Eagles Land at Ft. Stewart for Special Visit
Various FCS schools spent Friday afternoon continuing their preparation for second-round Saturday playoff matchups. Some teams got final gameplan instructions; Georgia Southern both gave and received a whole lot more.
Head coach Jeff Monken took 14 Eagle players, All-American tackle Brent Russell and injured safety Derek Heyden included, to Fort Stewart for an afternoon of service, thanks and powerful perspective. Georgia Southern arrived as special guests for the Warrior Transition Unit's annual Christmas Party on base. The unit helps focus, position and rehabilitate troops physically or psychologically wounded overseas. The Eagles were the centerpiece of a gathering organized by the Warrior Transition Unit, Southern Eagle Distributing, SouthernPigskin.com and countless volunteers. Soldiers and their families received gifts, signed CD's from country music superstars Rodney Atkins and Darius Rucker.
The Georgia Southern guests were greeted at the base gate and transported to the WTU offices. Over one hundred troops in uniform anxiously awaited their arrival and, affirming their appreciation, welcomed the coaches and players to the party with a standing ovation. It was a poignant moment, one that was quickly and emotionally reciprocated. Standing before recovering heroes, men and women who give us all the right to take games like football so seriously, Monken represented the GSU family and civilians across the state by sharing some words. In speaking to our wounded warriors, Monken spoke for us all.
The second-year head coach talked of sacrifice, selflessness and traits many regularly-associated with athletic teams. Monken, of course, was referencing the greatest team of all. With no notice or notes, Monken personally thanked the soldiers in the room for close to five minutes before introducing each of the individual players in attendance. Members of the Georgia Southern team will soon stare across the line at one of the best teams FCS football has to offer; Friday afternoon they looked ahead and saw the best America has to offer.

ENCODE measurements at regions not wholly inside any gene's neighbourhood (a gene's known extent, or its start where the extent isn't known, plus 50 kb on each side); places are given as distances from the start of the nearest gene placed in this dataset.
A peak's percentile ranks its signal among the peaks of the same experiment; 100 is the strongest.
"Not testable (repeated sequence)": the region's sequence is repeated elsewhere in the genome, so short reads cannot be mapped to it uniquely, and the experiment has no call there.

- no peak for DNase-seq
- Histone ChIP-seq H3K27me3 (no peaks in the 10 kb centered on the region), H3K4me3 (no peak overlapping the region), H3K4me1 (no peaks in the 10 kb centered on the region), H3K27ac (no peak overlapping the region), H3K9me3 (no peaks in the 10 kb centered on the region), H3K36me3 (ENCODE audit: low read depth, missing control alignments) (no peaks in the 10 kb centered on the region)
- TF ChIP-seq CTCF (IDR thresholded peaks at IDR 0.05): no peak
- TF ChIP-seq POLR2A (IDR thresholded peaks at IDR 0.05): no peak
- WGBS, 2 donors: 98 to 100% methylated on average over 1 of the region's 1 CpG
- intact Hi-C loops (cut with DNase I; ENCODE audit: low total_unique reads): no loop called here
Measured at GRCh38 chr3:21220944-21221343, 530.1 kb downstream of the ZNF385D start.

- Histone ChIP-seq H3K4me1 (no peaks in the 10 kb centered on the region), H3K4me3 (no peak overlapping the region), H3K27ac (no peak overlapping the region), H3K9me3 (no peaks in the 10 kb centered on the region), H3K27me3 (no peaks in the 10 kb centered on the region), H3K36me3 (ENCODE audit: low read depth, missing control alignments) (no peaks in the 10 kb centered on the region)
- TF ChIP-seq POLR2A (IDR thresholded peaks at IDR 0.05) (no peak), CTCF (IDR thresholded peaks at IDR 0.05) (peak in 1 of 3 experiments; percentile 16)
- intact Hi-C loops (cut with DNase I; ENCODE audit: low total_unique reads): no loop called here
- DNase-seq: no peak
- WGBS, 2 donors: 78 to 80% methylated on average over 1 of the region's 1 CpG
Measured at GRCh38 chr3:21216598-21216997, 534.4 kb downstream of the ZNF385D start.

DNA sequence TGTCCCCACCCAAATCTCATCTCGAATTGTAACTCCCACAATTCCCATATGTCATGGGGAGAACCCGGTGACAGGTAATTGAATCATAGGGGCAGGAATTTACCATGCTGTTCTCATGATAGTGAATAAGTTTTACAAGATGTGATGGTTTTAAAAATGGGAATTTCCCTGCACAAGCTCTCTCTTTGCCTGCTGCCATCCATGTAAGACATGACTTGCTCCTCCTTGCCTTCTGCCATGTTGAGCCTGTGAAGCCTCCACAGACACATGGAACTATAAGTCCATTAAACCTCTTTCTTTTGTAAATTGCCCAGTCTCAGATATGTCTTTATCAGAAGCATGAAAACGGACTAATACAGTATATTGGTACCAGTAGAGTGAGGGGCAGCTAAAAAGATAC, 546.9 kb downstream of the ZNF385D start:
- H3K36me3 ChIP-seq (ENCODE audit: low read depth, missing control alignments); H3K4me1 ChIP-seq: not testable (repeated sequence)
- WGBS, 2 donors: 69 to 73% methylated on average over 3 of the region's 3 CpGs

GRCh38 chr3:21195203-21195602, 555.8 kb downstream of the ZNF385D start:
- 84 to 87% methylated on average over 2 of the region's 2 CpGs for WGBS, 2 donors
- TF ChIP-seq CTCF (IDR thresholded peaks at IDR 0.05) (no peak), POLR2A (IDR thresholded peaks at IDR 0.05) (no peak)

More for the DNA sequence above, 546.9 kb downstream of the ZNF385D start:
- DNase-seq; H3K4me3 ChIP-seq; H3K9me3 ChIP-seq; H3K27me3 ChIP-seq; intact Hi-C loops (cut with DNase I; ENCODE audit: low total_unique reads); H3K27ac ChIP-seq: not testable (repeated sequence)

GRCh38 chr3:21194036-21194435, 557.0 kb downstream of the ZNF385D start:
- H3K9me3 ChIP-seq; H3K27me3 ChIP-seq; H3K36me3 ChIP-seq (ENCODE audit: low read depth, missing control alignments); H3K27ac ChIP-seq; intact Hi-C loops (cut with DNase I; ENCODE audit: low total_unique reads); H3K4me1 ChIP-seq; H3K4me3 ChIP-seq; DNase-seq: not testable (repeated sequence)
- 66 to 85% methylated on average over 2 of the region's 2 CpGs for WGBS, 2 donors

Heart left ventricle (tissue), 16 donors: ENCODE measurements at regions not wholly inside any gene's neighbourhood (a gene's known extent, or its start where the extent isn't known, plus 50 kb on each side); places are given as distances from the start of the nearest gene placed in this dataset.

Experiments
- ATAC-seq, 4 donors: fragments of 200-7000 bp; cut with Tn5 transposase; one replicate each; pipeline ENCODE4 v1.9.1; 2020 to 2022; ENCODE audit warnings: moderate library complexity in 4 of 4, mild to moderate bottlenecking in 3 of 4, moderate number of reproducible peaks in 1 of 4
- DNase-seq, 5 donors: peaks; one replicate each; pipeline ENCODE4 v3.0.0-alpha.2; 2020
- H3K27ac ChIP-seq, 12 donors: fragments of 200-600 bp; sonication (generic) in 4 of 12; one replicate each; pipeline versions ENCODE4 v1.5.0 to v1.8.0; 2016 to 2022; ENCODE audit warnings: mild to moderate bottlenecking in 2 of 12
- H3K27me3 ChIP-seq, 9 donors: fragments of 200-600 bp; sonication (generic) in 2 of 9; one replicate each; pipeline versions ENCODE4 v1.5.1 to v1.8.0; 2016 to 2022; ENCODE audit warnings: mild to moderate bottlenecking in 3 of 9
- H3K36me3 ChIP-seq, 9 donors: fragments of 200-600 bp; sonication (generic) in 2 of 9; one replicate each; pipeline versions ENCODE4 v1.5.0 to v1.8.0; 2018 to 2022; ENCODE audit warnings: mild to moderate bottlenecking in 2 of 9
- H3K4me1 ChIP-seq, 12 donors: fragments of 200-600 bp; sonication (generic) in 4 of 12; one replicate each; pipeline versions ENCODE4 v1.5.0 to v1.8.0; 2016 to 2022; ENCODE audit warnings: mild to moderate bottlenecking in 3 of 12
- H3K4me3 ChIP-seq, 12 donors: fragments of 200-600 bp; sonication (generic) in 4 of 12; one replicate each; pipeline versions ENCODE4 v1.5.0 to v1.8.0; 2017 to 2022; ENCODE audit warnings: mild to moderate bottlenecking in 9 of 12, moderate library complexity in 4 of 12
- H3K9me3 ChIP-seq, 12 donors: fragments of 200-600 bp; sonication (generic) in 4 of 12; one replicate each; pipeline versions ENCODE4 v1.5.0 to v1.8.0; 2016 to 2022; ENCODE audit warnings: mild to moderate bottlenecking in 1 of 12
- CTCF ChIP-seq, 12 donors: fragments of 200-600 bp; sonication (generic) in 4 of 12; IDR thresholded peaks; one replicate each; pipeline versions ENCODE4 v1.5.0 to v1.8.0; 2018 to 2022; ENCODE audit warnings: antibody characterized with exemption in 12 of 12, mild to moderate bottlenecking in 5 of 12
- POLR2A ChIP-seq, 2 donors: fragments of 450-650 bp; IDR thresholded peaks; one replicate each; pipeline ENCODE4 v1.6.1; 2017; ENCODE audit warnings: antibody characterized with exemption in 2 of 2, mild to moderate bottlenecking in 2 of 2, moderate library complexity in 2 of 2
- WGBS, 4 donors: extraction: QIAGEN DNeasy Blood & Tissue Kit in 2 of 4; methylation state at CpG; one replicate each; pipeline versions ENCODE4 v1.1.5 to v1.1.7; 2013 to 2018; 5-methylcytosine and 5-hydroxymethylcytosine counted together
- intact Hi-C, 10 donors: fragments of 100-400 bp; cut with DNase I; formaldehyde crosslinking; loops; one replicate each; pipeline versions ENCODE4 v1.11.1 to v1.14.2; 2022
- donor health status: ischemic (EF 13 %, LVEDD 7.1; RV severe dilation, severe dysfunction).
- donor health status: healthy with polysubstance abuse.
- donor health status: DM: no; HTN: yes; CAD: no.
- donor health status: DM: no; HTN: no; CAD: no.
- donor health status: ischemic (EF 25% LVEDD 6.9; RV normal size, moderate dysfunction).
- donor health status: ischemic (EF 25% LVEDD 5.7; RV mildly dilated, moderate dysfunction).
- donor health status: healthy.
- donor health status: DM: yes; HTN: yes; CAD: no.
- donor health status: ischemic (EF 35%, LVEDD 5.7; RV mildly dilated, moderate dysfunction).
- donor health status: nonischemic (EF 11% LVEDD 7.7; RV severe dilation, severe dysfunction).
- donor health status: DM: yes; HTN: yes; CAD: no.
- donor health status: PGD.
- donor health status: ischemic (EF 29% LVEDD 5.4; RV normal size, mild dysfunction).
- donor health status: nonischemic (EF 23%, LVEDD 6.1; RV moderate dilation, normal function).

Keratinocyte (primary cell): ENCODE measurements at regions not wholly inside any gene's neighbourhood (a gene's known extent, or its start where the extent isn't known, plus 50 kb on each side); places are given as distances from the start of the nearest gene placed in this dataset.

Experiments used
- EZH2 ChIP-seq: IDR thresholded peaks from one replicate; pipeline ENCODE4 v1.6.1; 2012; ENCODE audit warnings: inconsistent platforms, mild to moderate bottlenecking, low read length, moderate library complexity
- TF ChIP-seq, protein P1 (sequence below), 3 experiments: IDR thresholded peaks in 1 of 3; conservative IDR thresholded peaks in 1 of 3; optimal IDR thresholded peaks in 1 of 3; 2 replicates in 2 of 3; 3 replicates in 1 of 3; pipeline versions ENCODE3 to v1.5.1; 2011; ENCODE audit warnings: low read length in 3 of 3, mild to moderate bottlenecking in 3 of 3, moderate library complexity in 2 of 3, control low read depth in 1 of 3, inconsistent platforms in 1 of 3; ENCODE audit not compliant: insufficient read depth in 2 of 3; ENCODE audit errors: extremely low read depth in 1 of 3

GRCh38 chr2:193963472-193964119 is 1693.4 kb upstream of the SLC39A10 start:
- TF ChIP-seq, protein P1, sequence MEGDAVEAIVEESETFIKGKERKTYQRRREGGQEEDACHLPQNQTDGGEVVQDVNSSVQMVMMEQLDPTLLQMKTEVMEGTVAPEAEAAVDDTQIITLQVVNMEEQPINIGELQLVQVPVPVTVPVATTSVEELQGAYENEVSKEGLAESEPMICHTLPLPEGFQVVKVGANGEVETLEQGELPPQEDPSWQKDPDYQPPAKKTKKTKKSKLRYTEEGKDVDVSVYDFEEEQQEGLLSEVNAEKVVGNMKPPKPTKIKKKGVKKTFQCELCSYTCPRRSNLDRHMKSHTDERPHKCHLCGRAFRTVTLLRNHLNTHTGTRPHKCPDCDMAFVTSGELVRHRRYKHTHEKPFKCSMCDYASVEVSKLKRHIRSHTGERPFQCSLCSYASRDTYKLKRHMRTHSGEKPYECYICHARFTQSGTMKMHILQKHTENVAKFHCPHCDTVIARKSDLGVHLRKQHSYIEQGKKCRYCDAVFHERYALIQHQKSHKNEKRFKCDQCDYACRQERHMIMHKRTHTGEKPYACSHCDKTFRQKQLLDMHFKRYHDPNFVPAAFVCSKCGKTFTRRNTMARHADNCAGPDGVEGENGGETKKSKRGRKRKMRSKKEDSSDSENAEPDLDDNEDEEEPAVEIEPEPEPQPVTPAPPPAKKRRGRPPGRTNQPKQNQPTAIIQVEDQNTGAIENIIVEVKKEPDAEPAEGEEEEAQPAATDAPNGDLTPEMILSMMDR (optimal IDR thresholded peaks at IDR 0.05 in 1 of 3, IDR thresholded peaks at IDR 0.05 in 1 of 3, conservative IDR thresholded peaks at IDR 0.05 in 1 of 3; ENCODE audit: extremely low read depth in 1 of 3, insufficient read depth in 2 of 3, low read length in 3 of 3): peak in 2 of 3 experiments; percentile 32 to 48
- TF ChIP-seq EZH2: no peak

Over a dozen Eagle players went on to pass out shirts, gifts and firm handshakes to soldiers and their families. The team stayed for close to three hours, taking a touching break from football less than 24 hours from their biggest showdown of the season. Smiles filled the room as did stories from both on the field and in the field. The irony of the afternoon is that both those from Georgia Southern and those representing our country felt like they were the fortunate ones. Each side, in different contexts, saw heroes.
Heyden's presence was especially poignant. In a room filled with some severely wounded soldiers, Heyden had a very real bond with those around him. Injured earlier in the season with a broken neck, the all-league safety has his mobility limited by a halo brace. There was a special tie of compassion between he and those he came to see. It was obvious from the onset.
Many of the Georgia Southern players left Fort Stewart with Friday afternoon being their only experience interacting with military personnel. They came as strangers, bused in wide-eyed and shy, perhaps even intimidated by the setting. They left with new friends and, a commonality we should all strive to share, a new perspective
SouthernPigskin.com has posted an album of photo on its facebook page: http://www.facebook.com/media/set/?set=a.10150428573391390.389965.79450221389&type=1
- Category: Football
- Published on Saturday, 03 December 2011 13:10